The Wellcome Trust, one of Europe’s most highly regarded investors in alternatives, grabbed headlines this week when it said it would put up some £3.8 billion in private equity fund interests for sale in the secondary market.
That figures, you might say. The need for liquidity resulting from the credit crisis is pushing increasing numbers of institutional investors to offload limited partner commitments. However, Wellcome has said that, in fact, that’s not really its motivation.
Instead, the initiative was characterised by Danny Truell, the £15 billion charity’s chief investment officer, as a bid to rejuvenate its portfolio and capitalise on the US dollar’s rising strength against the British pound.
And across the pond, deputy Peter Pereira Gray took pains to stress that if Wellcome’s fund positions don’t manage to fetch an appropriate price, they won’t be sold. Furthermore, Pereira Gray told delegates at the PERE Forum in New York that Wellcome was just as keen to augment its private equity portfolio, particularly by buying assets in the direct secondary market.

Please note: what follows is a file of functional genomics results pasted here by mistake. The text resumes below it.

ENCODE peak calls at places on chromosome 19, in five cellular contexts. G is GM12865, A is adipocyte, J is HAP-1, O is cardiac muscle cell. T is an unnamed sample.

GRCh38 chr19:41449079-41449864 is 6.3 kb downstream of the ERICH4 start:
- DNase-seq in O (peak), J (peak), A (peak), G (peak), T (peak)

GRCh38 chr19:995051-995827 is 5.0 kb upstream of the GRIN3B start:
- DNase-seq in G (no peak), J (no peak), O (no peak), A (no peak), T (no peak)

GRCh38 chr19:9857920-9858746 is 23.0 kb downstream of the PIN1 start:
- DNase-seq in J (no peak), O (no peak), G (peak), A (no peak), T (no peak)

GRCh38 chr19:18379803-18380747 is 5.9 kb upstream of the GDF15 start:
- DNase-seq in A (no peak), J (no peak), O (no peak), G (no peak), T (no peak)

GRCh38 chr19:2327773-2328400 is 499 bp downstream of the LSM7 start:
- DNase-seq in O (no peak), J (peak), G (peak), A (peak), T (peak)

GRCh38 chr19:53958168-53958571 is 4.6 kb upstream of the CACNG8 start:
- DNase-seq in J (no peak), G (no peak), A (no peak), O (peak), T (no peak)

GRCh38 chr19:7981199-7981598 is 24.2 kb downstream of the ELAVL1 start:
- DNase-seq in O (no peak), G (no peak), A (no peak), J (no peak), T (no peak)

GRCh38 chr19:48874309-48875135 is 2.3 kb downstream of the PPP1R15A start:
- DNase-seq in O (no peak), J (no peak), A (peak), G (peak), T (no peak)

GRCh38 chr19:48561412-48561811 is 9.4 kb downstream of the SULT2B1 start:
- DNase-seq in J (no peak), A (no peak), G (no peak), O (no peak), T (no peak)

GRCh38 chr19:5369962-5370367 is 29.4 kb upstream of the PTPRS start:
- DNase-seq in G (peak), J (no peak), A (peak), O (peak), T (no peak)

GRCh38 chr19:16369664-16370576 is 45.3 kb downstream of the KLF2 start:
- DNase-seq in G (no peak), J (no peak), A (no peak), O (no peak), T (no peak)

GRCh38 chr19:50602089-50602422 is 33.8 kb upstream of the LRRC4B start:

“This is asset management,” Pereira Gray said. He added that the medical research-focused Wellcome has more than $2 billion in its coffers to sponsor operations, research funding and fund investment and characterised its private equity investments as having always provided “substantial performance”.
His words squashed speculation that Wellcome’s private equity programme was lacking liquidity to fund capital calls or make new commitments – let alone rethinking its allegiance to the asset class altogether.
It is a very welcome reminder that not all institutional investors are plagued by cash flow problems, and continue to view private equity assets as a prize in their portfolio.